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Erotica Writing Themes (in 5 Easy Steps)

I write. I read. I review books. I edit, and I love helping other writers. We're all in this thing together.

Often, when I ask erotica authors the theme of their story, they say, “Sex?” If you want to sell more work, make more money, and receive more recognition, that's a bad answer. Your story has to contain other elements. Here why:

1. Every compelling story has a theme, usually tied to common human issues and emotions. The Shining? Ignore your problems (or try to hide from them), and they’ll come back and bite you in the ass—hard. Gone with the Wind? Don’t be so focused on what you want today that you sacrifice what you need tomorrow (because, Scarlett, though tomorrow is another day, you might wake up and find what you want most doesn’t give a damn about you anymore).

2. It’s difficult to write an interesting story where sex is the whole story. We’re adults. We’ve had sex. We’ve seen it and read about it. Most of us have had issues that impact our enjoyment of sex, our comfort level surrounding fetishes, discussions about sex, or our relationships with people because of sex. Despite our familiarity with it, sexual desire still embarrasses or shames many people. It delights the hell out of others who've managed to get past all that. These things are always more intriguing than the sex bits. Even if you write straight-up porn, you can elevate it by adding thematic elements to your plot.



Few stories linger in my memory because most erotica writers today ignore everything but the sex. A favorite story, Normal by Charlotte Stein, is full of sex, but the theme is sexual fear—what if you find you enjoy edge play a little too much for comfort? Another erotica writer who gets the power of theme is Remittance Girl

3. Okay, so why don’t more erotica writers use themes? Some writers have trouble with themes because they don’t understand what they are or how they work. Some resist sending a message or conveying a moral. They confuse subjects and opinions with themes. Drug addiction and death are subjects, not themes. Sex is a subject too, not a theme. A theme contains the story’s controlling idea, emotional lesson, or moral argument (though no moral judgment must occur). A theme is not a box or a rule. No one likes those. A theme is like a thread, tying things together and giving the sex meaning.

Some writers are lazy. They want to write a story and be done with it. The idea of editing, developing, or (god forbid) changing anything, sounds like work. “It’s just a story,” they say. “My narrator is unreliable,” they insist, to cover weak writing. “If I rewrite things, it won’t be my story anymore.” To all that, I call bullshit. Professional writers know the real story (and the theme) emerges in the editing. It’s hard work but worth it when you create something of substance, not just another story about doing it.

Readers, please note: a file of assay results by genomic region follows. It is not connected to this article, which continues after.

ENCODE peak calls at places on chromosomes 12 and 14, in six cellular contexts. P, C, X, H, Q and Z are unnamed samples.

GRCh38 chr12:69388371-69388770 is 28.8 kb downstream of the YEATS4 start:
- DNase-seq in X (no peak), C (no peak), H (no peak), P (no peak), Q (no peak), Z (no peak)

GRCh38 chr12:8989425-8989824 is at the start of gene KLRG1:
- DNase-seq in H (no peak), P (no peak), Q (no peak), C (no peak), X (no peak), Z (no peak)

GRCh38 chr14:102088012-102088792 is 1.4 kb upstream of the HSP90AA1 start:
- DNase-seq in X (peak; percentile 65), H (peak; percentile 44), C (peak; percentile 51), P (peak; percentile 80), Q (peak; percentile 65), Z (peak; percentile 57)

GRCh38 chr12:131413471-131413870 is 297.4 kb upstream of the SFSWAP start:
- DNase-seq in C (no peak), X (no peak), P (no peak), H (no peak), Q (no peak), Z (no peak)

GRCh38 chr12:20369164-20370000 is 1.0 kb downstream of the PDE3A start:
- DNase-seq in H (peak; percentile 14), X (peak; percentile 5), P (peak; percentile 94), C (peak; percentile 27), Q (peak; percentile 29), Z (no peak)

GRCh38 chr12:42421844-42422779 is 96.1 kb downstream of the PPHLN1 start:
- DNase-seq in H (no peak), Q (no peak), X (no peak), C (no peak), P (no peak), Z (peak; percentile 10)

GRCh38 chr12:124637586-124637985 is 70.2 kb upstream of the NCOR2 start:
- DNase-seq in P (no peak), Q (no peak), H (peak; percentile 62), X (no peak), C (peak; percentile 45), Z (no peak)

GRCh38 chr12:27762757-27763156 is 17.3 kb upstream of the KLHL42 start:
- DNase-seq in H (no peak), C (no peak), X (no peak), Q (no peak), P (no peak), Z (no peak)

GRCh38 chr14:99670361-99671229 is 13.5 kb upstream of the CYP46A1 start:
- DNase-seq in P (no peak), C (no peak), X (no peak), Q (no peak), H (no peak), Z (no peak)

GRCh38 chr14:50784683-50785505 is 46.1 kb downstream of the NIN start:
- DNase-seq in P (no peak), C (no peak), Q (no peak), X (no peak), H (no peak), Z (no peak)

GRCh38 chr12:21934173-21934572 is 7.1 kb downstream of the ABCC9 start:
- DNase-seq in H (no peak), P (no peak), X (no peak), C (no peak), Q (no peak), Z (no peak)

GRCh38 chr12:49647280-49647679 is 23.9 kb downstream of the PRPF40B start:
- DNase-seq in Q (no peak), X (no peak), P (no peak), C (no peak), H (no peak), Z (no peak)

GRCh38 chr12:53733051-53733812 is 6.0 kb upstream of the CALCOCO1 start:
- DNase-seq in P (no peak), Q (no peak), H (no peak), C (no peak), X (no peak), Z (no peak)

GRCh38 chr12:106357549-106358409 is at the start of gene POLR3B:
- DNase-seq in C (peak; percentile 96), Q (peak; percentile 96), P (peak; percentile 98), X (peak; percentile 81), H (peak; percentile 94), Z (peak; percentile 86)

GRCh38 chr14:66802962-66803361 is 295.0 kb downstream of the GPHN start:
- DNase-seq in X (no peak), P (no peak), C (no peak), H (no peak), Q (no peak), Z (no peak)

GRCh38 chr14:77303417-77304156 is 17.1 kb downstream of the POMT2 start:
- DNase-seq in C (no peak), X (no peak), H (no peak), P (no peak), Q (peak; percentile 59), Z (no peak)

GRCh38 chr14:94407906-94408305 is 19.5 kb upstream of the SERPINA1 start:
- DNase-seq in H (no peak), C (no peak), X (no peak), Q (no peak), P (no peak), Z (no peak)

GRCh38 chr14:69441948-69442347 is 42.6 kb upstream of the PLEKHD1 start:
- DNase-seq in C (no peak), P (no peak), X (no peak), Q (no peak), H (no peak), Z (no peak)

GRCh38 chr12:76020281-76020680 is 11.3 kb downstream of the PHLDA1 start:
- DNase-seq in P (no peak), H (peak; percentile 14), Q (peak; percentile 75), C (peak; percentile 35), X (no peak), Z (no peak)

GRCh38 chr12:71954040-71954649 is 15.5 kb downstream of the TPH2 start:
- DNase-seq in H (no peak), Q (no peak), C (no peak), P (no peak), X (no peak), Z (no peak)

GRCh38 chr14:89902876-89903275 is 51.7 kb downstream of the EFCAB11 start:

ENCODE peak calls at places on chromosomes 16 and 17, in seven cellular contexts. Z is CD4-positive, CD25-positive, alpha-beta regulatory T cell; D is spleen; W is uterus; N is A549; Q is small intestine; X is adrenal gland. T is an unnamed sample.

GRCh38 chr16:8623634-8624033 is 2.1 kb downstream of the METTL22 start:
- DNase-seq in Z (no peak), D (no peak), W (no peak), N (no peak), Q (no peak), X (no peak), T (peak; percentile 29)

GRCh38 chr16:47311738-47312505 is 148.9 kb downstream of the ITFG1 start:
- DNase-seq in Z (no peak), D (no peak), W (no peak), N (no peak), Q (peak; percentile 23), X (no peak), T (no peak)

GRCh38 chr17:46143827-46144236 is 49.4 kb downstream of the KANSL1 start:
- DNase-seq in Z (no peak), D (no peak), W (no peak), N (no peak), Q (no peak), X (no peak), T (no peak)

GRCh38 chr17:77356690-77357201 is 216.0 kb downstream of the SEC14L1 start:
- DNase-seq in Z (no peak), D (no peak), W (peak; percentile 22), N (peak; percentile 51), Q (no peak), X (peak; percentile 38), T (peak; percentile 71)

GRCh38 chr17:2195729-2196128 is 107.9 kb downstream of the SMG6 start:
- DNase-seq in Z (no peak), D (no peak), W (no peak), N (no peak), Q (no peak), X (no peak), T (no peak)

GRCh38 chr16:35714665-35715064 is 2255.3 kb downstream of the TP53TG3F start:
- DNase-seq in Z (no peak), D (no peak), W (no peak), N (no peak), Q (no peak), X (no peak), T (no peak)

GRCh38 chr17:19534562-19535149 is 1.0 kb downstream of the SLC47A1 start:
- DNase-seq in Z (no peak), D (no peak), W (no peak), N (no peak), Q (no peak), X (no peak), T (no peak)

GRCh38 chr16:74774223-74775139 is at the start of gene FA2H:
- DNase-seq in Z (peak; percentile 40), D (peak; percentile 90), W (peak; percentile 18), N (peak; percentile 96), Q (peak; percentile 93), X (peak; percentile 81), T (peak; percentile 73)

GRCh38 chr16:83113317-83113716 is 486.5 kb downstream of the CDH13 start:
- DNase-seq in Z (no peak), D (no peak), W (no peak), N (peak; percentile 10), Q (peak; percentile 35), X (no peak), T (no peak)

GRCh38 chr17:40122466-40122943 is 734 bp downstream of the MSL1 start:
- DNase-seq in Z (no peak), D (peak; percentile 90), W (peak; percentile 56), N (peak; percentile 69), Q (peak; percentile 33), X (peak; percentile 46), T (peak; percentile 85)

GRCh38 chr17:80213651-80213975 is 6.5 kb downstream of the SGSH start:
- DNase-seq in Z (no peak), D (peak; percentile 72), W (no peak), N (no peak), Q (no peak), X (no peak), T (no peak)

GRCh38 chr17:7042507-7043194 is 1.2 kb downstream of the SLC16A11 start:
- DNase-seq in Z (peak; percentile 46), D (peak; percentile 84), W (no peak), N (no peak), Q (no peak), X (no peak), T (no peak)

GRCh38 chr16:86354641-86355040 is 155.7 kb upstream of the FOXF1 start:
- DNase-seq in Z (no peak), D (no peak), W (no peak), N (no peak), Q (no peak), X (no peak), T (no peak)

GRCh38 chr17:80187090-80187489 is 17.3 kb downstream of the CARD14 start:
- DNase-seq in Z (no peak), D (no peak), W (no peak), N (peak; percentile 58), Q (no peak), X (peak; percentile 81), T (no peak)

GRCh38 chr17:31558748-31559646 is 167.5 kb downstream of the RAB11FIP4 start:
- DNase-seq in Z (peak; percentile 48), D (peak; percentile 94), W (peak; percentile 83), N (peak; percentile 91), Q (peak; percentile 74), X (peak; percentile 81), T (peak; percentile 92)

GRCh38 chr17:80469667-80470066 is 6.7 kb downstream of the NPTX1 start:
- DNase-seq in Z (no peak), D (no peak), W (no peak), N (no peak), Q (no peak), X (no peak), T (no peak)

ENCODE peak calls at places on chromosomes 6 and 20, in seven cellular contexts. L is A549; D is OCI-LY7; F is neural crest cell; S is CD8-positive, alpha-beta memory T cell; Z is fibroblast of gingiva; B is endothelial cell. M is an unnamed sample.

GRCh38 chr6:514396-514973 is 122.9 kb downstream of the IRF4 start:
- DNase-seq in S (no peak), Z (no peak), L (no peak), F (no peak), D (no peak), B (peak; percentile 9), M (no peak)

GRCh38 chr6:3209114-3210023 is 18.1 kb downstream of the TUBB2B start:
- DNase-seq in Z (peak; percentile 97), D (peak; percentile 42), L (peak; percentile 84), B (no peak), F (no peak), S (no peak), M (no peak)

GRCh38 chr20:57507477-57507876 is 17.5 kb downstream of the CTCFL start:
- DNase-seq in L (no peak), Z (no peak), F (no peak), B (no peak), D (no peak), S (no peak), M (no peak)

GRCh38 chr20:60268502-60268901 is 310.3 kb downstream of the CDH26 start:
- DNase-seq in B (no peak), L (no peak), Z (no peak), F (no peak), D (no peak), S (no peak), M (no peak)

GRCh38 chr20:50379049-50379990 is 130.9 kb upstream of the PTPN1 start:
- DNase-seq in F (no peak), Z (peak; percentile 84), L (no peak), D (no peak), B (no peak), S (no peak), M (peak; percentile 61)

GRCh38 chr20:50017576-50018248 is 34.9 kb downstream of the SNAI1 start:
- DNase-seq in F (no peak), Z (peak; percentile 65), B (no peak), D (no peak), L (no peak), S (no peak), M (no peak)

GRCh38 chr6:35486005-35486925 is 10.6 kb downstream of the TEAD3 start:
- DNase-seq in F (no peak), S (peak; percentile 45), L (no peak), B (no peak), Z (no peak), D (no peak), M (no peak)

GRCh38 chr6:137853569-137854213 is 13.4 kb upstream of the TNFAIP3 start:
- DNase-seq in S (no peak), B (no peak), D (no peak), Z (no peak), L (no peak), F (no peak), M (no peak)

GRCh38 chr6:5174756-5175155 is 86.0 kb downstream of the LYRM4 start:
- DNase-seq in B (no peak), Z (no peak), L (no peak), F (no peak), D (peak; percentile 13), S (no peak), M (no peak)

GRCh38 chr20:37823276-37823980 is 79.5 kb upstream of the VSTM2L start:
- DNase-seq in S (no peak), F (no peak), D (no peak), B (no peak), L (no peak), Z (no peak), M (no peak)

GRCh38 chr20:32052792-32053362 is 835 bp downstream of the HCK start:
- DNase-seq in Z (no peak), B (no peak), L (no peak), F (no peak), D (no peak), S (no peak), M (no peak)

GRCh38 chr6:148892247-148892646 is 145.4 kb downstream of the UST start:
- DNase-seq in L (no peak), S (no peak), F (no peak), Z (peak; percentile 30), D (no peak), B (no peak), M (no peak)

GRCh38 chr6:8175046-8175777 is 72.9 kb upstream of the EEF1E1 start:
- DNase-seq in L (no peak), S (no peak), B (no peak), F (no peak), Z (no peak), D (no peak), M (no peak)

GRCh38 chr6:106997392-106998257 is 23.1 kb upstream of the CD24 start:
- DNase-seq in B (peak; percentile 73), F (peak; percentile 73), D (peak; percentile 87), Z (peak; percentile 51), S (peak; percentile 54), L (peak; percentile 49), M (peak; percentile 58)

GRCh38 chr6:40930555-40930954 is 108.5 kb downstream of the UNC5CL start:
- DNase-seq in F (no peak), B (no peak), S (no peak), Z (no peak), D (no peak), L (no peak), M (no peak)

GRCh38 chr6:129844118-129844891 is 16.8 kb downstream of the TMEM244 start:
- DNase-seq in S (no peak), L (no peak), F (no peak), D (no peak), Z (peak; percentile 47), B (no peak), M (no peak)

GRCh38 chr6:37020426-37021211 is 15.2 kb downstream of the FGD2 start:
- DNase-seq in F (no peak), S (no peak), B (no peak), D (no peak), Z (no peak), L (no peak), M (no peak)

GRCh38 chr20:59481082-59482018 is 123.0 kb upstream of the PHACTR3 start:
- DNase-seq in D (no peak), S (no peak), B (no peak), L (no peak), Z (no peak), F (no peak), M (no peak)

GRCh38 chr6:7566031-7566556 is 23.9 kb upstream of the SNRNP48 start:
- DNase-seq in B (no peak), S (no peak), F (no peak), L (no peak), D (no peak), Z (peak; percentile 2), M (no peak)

4. Themes give us familiar images and comforting signposts along the way. Think of any Disney movie (yes, even though we’re talking about writing sex). The stories might involve evil circus-owners, or talking lions, or princesses with enemies, but they all contain elements we’ve come to recognize—abandonment, happily-ever-after endings, mommy/daddy issues, fairy tale and mythology touch-stones. We plunge right into Disney’s worlds because so much is already embedded in our memories. They tap into common themes. Use themes wisely, and you help readers fill in the blanks, so you can focus on the meat of your tale and on your character’s development. You won’t have to resort to lengthy explanations, back-stories, long descriptions, or dull dialogue to tell your story.

5. Themes tie together otherwise disparate elements. With a well-thought-out theme, you can write from multiple perspectives, in first person and/or third. You can flash forward, backward, or sideways, and your reader will follow your theme breadcrumbs and walk away feeling as if they’ve read one solid piece of writing. Themes are stepping stones to better writing. Well-done themes enchant readers and editors alike. Anita Shreve masterfully shows this skill off in her excellent novel, The Weight of Water, jumping back and forth in time, perspectives, and tense. Though considered mainstream, this work contains many erotic elements, most of which would not have worked without such a strong theme and command of writing.


Feel free to chime in, or ask questions in comments, if you'd like help figuring out how to start using themes in your writing. 



2 comments:

  1. Common themes in my writing are parental abuse, political corruption, dialectics (conflicting or intermingling opposites), etc.

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    Replies
    1. I checked out your profile, and we have a lot in common (writers, books, music, movies). No surprise, we also share some of the same themes in our writing. As a victim of abuse, living in a country and state where politital corruption runs rampant, I've tackled those themes but not as much as I would like. I have plans to do more with those topics (probably not in my erotca writing).

      Much of my writing has to do with dialectics, lies (those we tell ourselves and others) and pain . . . working through it or not. I'm not a very "happily-ever-after" writer.

      Thanks for taking the time to read, connect and comment.

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